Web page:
Do not try to hide that you may be overqualified for a position. Having many accomplishments and skills is not necessarily a bad thing. Show your enthusiasm for the position and your eagerness to learn. Be pleasant, respectful, and compassionate. Share your passion for being a team player. Companies are looking for enthusiastic, talented, team players.
We often encounter opportunities which are not quite our know-how or experience match. In the case where we may seem “over-qualified,” I have advised the candidates to proceed to apply for the position and to avoid being “electronically screened out” I suggest seeking a contact for a one-on-one conversation. In that conversation I would emphasize the skills of being a flexible, hard worker and a good-learner, being able to contribute quickly to THEIR success and, once in the position, being in a position to train others.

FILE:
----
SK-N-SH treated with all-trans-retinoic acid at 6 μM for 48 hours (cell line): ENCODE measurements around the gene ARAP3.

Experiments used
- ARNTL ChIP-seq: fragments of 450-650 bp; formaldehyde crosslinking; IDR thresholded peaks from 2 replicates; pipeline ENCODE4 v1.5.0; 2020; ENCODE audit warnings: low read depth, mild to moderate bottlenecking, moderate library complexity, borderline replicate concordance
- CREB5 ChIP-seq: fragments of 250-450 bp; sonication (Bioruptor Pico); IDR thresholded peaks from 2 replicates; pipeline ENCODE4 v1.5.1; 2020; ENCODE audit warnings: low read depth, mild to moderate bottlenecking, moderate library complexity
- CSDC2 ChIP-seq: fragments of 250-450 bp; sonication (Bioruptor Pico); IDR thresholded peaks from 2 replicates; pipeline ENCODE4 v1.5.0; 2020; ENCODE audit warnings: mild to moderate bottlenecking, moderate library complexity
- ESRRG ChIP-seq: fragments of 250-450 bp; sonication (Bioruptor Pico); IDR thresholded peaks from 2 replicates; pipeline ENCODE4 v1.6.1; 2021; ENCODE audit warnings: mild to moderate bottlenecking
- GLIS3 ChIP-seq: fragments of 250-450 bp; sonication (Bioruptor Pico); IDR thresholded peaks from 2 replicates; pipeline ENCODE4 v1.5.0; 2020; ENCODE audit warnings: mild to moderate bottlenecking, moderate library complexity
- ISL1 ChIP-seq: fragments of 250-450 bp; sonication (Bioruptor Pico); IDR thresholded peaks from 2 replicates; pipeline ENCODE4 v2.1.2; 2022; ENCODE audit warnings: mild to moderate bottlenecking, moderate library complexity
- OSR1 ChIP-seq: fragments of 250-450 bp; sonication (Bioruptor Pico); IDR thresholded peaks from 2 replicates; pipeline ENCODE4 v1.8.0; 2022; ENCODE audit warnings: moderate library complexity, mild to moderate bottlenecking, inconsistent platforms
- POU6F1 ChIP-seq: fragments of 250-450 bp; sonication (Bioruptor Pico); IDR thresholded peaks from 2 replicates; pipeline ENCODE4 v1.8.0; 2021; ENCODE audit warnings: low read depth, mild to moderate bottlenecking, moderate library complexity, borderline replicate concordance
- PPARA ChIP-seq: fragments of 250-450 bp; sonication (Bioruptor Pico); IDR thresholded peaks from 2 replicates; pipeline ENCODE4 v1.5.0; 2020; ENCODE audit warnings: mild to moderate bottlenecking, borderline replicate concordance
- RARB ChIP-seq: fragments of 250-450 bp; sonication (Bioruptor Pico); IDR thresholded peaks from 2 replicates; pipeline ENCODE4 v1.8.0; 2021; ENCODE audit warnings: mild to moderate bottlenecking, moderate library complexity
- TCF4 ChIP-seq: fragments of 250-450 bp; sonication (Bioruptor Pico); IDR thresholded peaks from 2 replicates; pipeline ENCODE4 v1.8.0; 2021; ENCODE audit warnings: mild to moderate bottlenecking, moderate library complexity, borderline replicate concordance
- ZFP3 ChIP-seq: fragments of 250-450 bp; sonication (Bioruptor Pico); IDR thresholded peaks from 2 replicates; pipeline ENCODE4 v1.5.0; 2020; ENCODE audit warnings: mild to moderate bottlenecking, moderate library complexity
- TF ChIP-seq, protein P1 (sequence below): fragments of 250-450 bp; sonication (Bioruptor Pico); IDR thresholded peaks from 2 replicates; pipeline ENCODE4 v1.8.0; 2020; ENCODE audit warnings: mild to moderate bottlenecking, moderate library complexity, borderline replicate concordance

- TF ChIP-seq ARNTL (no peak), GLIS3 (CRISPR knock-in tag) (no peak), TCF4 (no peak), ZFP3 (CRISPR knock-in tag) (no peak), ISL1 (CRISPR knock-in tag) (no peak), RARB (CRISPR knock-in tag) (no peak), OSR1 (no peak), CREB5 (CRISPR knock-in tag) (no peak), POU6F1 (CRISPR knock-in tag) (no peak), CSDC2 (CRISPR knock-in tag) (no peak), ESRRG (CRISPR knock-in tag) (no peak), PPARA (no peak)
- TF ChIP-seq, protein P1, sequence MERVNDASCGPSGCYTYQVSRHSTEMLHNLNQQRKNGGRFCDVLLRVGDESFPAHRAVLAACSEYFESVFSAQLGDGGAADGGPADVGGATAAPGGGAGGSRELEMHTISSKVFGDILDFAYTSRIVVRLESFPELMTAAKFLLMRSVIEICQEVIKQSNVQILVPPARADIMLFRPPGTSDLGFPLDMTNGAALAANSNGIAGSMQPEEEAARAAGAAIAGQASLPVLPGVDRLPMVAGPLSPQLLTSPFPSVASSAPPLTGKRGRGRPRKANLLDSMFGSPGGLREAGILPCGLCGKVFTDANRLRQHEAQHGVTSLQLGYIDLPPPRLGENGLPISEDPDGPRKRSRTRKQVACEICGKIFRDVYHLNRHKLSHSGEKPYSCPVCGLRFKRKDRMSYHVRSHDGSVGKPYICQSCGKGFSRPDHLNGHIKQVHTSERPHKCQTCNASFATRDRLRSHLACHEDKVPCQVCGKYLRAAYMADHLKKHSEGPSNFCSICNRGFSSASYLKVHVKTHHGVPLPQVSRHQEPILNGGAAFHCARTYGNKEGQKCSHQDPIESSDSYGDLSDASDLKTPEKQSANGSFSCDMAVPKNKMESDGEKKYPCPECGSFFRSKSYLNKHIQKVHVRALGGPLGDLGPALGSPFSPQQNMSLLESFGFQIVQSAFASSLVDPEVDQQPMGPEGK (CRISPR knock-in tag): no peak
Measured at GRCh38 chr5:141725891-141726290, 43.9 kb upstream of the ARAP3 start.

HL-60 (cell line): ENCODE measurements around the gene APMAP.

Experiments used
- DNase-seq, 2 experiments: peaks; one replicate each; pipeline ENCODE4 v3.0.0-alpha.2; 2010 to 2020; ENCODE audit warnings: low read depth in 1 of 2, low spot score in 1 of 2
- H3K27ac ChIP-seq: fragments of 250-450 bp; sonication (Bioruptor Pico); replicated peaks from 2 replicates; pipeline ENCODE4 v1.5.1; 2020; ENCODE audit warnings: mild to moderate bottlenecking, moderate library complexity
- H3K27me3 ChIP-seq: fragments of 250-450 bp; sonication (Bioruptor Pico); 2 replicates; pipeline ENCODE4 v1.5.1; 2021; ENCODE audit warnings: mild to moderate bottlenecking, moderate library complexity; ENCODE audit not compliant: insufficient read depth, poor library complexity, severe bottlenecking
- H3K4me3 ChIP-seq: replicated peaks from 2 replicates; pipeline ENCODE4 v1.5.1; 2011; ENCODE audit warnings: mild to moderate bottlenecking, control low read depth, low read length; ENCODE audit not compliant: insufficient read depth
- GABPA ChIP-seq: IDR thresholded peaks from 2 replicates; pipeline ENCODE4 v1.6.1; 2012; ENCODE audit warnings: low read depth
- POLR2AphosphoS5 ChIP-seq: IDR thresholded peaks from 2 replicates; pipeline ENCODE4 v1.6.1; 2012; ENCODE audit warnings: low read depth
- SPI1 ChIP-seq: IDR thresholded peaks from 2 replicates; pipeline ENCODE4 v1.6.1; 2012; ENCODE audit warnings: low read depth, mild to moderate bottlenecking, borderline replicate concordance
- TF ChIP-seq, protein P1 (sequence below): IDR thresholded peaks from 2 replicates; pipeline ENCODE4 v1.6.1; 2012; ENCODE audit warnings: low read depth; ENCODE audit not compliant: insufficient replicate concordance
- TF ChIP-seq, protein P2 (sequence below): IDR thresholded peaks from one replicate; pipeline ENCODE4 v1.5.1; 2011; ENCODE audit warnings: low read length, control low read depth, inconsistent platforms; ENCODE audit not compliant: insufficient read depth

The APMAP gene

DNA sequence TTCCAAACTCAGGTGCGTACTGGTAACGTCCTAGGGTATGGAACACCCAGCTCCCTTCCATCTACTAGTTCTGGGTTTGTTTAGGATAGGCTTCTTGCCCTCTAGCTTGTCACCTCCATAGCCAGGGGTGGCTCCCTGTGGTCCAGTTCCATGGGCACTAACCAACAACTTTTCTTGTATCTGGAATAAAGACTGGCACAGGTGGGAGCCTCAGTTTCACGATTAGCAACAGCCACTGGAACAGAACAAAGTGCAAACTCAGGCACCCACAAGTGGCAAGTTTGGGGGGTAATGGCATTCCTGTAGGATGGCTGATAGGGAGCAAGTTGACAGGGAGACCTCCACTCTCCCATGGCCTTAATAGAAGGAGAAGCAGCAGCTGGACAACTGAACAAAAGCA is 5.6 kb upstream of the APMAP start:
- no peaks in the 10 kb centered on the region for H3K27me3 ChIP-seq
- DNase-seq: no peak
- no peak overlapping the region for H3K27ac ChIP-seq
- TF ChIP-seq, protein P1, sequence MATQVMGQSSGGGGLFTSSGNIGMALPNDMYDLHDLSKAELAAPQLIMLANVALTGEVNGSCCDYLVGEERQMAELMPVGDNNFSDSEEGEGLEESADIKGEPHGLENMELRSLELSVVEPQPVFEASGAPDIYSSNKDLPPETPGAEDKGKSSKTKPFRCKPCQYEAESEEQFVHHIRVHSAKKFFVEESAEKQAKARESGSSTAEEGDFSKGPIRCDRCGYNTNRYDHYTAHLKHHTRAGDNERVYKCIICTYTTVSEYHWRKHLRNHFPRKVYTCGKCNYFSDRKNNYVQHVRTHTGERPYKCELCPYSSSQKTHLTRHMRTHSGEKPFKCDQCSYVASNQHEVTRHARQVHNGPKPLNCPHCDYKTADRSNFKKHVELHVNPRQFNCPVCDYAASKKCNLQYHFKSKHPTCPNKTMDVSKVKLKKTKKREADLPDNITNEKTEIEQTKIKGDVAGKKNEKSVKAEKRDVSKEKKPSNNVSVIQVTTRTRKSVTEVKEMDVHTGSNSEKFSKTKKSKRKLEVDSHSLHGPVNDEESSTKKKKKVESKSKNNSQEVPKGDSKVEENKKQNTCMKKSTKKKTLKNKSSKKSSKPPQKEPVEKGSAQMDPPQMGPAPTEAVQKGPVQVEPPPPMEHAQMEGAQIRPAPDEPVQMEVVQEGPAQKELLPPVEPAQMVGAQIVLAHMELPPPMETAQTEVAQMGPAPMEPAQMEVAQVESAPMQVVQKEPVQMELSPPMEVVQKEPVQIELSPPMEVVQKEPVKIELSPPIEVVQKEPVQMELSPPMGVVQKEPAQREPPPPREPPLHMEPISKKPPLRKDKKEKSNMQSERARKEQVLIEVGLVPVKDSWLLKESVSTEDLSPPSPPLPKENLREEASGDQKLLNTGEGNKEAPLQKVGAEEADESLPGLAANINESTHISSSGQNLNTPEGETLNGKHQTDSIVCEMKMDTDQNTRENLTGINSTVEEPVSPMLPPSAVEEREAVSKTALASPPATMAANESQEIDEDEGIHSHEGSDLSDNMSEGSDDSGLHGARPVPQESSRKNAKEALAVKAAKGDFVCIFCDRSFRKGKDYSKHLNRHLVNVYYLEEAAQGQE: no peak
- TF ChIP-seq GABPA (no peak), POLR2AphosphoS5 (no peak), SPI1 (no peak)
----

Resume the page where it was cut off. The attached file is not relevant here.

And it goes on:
“Overqualified” is code for “we only want to pay $XX for this position.” Know the market and your worth - ACS Salary Survey has data - and don’t EVER sell yourself short by hiding an advanced degree or significant experience. Salary ranges exist for most jobs, and if a position is otherwise a good fit, ask about the range. It may be worthwhile to accept a lower salary (which might be at the high end of their range) than desired to get in the door, where you can dazzle and shine. But discussing dollars is ONLY if you are about to be dropped from consideration.
When considering an “over-qualified” candidate, the interviewer is trying to guess at 3 things:
The answer is understanding the company and expressing enthusiasm for the opportunity. Convince them that you will sweep the floor if necessary to get the opportunity to join the team. “Put me in coach!”
The opinions expressed in this article are the author's own and do not necessarily reflect the view of their employer or the American Chemical Society.
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